Storm after a Lull: Kabul Attack
Soumya Awasthi, Associate Fellow, VIF

Since the suicide bombing at the Kabul Airport on August 26, 2021, there was a period of lull. While, the Taliban has been shrewdly backing out from its promises which it made after taking over, but that’s about it. There were no major attacks and the common Afghan was occupied with his day to day struggle for existence amidst stringent Taliban rule.

However, on April 19 2022, two consecutive blasts in the Afghan capital have created a shock wave around the city. The blasts occurred near Dasht-e-Barchi, a Hazara dominated village which has often been attacked by the Sunni militants. Strikingly, like this time, the previous attacks in Dasht-e-Barchi were also on the educational institution.[1] The Mumtaz Education Centre and Abdul Rahim Shahid School have suffered a heavy loss in terms of men and material. [2] So far no one has claimed the attack, but experts view it to be a handiwork of IS-K.

The Hazaras are the ethnic minority community in Afghanistan who largely belong to the Shia sect.[3] They have been persecuted since 1883, when Emir occupied their land and regarded them as infidels, who should be killed as per the precepts of the Prophet. The vulnerability of the ethnic Hazaras in the country is on the rise, there have been local incidents of extortion, extrajudicial killings and forced displacements. The Hazaras have been denied access to humanitarian aid and international support. According to Patricia Gossman, Associate Director Asia at Human Rights Watch, “The IS-K armed group has repeatedly carried out devastating attacks that appear designed to spread terror and inflict maximum suffering particularly on Afghanistan’s Hazara community”.[4]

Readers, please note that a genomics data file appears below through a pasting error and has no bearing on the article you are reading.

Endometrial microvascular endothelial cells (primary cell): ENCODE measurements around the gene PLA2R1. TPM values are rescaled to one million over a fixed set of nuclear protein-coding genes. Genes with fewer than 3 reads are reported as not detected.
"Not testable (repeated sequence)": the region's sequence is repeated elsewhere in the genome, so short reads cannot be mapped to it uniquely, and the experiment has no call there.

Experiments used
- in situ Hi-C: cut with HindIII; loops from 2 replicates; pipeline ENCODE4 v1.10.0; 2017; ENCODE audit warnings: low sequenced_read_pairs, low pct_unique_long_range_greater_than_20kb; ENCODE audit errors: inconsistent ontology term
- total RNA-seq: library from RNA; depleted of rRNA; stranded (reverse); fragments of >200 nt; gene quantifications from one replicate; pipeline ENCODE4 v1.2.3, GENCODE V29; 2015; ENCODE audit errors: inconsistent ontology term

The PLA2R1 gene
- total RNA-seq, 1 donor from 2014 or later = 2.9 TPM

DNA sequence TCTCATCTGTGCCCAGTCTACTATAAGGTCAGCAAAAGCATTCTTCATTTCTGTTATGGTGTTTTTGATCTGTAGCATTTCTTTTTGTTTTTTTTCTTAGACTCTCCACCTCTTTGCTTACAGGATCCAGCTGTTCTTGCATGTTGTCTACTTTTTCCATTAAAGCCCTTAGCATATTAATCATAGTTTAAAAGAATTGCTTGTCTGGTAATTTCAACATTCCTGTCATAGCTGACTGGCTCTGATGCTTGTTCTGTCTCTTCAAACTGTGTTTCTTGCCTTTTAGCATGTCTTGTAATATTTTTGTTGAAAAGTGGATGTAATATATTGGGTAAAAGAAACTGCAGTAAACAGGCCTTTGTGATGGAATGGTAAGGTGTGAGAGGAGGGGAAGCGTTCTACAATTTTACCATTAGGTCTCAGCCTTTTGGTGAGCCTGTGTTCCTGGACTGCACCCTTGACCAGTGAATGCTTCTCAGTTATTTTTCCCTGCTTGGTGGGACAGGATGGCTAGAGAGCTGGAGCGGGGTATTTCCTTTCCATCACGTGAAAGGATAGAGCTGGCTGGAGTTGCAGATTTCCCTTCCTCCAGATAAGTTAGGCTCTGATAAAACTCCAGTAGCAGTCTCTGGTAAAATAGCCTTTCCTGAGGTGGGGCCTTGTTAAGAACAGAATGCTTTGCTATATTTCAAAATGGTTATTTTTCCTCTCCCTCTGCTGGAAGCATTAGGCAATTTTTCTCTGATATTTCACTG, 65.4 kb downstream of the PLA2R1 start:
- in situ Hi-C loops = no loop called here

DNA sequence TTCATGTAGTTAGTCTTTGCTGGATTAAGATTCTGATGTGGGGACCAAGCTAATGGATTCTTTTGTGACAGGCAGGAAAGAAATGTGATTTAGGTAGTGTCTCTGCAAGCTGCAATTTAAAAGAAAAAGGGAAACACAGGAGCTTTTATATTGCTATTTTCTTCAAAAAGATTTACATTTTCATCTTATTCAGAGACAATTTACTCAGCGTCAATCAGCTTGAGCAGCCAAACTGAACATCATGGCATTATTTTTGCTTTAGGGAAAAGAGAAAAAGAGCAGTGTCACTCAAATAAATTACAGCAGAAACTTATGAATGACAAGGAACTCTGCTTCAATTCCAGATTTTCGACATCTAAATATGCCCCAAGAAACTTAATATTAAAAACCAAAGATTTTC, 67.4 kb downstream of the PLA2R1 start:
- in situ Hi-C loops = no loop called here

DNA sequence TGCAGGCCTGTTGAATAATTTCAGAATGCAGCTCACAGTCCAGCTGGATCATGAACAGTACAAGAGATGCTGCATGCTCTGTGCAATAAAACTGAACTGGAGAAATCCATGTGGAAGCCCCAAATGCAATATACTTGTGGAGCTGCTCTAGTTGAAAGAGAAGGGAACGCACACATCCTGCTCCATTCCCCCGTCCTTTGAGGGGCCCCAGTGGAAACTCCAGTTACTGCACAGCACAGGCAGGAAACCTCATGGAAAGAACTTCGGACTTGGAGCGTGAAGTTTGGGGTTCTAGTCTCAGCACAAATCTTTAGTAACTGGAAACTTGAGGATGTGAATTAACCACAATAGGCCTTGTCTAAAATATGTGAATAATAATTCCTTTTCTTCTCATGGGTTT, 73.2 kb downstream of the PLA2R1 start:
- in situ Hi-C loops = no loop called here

The Islamic State Khorasan is known for targeting religious places, centers of education, public places to spread fears of its terrorism. Although, in terms of ideology, both the Taliban and IS-K are Sunni militant groups, but one of them is hybrid form and the other is Salafi influenced respectively. These attacks look more of the IS-K act due to three reasons. Firstly, IS-K has attacked Dasht-e-Barchi’s educational institutions in the past as well; secondly, the Taliban even though are against the non-Sunnis but since they have come to power it hasn’t carried out any attack on the minorities. And the third, reason is the IS-K’s existential crises; since the Taliban’s rise to power, the IS-K has failed to win over any support based on religious superiority and consequently Islamic State’s attempts to showcase its influence have failed.

In addition to the Kabul attack, few days ago, IS-K even made a hoax call that it has launched a rocket attack on Armed Forces of Uzbekistan in Termez province. However, later the Presidents spokesman Sherzod Asadov, called it “absolute fake”. [5]

An important point to note here is that Uzbekistan is the only country in Central Asia which is on good terms with the Taliban. Uzbekistan is allowing its Cargo Centre in Termez to be used for supplying the UNHCR humanitarian aid to Afghanistan[6], as well as constructing a railway line from Termez to Mazar-e Sharif, which is projected to be extended further from Mazar-e-Sharif to Peshawar, making Afghanistan a transit hub.[7] This railway line is being supported by the Taliban as it will generate revenue for them. This has particularly irked the IS-K, which is also making attempts to make inroads into Central Asia.